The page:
Did you know that domestic violence can affect anyone regardless of gender, sexual orientation, or educational level? Domestic violence or intimate partner violence has become a fairly frequent problem in our societies.
And did you know that you don’t have to be married to suffer it? Although many people think that it is only exercised by men towards their wives, with whom they have been living together for many years, this type of violence is common in any type of couple: spouses, current boyfriends or girlfriends, ex-partners, or sexual partners.
The following figures demonstrate the prevalence of domestic violence:
– There are 10 million victims of domestic violence in the United States each year.
– 1 in 3 women and 1 in 4 men are physically abused by an intimate partner.
– Intimate partner violence accounts for 15% of all violent crimes.
– 19% of intimate partner violence involves a weapon.
– 40% of female murder victims are killed by an intimate partner.
October is Domestic Violence Awareness Month. This month, it is important to learn how to identify this type of violence, the warning signs, and what you can do to address it.
12 signs to help you recognize domestic violence
Domestic violence does not always manifest itself in the same way, it can have different manifestations such as emotional abuse, sexual and physical violence, economic abuse, and can even combine several of these expressions.
Many times, we cannot act against it as we simply do not know how to recognize it because, at the beginning, it can be very subtle and it is common that we normalize some situations in our relationships. Over time, it usually gets worse and, the longer we stay in an abusive relationship, the deeper the scars it will leave in our lives.
Pay attention to the following signs in your relationship:
– Insults appear.
– The person seeks to prohibit or discourage his or her partner from working or studying.
– One person tries to control the actions of the other.
– Jealousy and frequent accusations of infidelity occur.
– The consumption of alcohol or psychoactive substances triggers violent behavior.
– There are threats of physical violence and/or the use of weapons.
– Physical aggressions occur.
– The aggressor always seeks to blame the other person for all situations.
In the case of members of the LGBT community, the abuser often:
– Threatens to tell friends, family, and co-workers, among others, about their partner’s sexual orientation.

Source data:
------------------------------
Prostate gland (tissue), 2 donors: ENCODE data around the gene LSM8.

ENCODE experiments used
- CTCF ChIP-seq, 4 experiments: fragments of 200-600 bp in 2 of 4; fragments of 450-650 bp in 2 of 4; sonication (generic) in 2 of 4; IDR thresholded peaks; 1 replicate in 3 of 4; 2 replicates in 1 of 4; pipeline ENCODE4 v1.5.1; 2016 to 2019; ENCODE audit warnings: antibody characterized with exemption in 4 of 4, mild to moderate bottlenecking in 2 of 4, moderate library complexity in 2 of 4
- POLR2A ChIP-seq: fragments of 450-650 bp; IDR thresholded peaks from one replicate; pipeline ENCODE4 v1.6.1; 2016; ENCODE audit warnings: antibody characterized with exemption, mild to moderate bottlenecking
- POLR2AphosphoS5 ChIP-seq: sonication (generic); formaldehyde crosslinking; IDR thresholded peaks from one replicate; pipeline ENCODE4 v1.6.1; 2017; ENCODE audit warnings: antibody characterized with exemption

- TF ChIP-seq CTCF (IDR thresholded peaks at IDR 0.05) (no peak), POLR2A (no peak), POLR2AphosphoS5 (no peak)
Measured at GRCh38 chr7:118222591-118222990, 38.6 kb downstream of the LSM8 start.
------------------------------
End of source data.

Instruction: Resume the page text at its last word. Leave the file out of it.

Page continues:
– Convince the other person that the authorities will not help them because of their sexual orientation.
– Question their partner’s sexual orientation and use it as a justification for the abuse.
Did you know that the cycle of domestic violence repeats itself?
The cycle of domestic violence usually begins when the abuser threatens to use violence; effectively attacks his partner, then shows remorse and apologizes, and finally promises to change and offers gifts. This cycle repeats itself over and over again.
If you have noticed this happening in your relationship, it is important to be aware that you are in an abusive relationship that can cause serious damage to your physical, mental, and emotional health and you need to find a way out.
And although you may feel guilty, you are not, but this happens because the abuser, instead of taking responsibility for his actions, will often blame you for everything.
How do you know if someone close to you is a victim of domestic violence?
Although it is said that relationship problems are solved privately, sometimes those who suffer domestic violence do not find a way out of their situation and require help even if they do not ask for it. In this case, it is important that the people around them know how to identify warning signs and can provide support and company. Know some of the warning signs:
The possible victim:
– Presents unexplained cuts or physical injuries.
– Frequently avoids meeting with friends and family.
– Avoids activities that were once their favorite.
– Attempts to make excuses for their partner’s behavior.
– He/she is fearful of his/her partner.
That person’s partner:
– Yells at them.
– Used to make fun of them.
– Controls their decisions or makes decisions for them.
– Watches them constantly.
– Forces them to do activities of a sexual nature.
– Threatens to hurt them if they say they want to end the relationship.
In the #YoDigoNoMas Movement, we reject all forms of violence and abuse, and we seek to empower children, adolescents, men, and women so that they have the tools to protect themselves from any type of abuse.
We also provide a safe and trusted space for survivors of sexual abuse to take the first step towards healing their physical and emotional wounds by sharing their life stories. Learn more about the Movement and join our cause.